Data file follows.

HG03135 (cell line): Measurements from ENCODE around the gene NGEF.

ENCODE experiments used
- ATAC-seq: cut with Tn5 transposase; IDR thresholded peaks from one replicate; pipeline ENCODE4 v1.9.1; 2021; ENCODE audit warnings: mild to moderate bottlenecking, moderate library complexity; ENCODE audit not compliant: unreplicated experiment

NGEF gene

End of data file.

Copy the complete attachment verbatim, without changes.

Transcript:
HG03135 (cell line): Measurements from ENCODE around the gene NGEF.

ENCODE experiments used
- ATAC-seq: cut with Tn5 transposase; IDR thresholded peaks from one replicate; pipeline ENCODE4 v1.9.1; 2021; ENCODE audit warnings: mild to moderate bottlenecking, moderate library complexity; ENCODE audit not compliant: unreplicated experiment

NGEF gene